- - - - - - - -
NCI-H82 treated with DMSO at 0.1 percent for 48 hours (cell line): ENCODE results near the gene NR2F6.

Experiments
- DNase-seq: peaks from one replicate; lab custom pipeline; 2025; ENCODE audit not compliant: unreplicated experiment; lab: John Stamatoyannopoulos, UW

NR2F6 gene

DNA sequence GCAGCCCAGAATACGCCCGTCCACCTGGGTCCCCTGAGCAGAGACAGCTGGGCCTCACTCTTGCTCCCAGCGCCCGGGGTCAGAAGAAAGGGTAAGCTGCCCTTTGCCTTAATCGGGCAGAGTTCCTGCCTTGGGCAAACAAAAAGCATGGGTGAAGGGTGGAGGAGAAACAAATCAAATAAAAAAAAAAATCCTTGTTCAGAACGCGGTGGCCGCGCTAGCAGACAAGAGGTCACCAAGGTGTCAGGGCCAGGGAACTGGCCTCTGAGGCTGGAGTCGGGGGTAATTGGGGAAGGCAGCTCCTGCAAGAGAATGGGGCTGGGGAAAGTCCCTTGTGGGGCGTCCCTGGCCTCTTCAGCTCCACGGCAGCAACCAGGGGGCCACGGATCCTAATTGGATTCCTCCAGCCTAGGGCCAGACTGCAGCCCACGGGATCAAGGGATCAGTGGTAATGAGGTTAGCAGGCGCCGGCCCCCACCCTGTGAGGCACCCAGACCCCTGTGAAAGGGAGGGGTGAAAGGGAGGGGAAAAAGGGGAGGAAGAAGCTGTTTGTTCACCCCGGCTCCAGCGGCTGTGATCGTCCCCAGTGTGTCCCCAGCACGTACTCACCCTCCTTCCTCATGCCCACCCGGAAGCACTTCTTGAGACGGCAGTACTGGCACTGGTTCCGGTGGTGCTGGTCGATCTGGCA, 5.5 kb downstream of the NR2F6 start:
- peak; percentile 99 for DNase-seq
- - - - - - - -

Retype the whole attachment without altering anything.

NCI-H82 treated with DMSO at 0.1 percent for 48 hours (cell line): ENCODE results near the gene NR2F6.

Experiments
- DNase-seq: peaks from one replicate; lab custom pipeline; 2025; ENCODE audit not compliant: unreplicated experiment; lab: John Stamatoyannopoulos, UW

NR2F6 gene

DNA sequence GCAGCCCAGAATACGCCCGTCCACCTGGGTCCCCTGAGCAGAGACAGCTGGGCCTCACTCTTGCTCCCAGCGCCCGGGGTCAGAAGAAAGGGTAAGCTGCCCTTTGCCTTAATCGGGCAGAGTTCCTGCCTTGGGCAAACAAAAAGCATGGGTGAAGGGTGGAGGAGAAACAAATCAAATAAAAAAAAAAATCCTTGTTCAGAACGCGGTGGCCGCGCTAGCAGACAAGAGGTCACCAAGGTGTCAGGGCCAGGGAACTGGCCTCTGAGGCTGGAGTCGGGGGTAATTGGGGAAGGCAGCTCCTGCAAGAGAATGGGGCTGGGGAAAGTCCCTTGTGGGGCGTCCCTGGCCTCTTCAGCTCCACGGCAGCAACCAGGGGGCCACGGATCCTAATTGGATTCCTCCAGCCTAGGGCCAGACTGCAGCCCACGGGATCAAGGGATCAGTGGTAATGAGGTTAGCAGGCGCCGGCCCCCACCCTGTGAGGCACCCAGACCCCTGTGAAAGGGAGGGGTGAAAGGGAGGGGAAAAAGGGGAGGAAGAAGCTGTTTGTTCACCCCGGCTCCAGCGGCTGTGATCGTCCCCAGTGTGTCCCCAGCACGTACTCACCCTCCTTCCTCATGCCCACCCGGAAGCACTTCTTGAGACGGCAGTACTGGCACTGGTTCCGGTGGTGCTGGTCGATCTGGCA, 5.5 kb downstream of the NR2F6 start:
- peak; percentile 99 for DNase-seq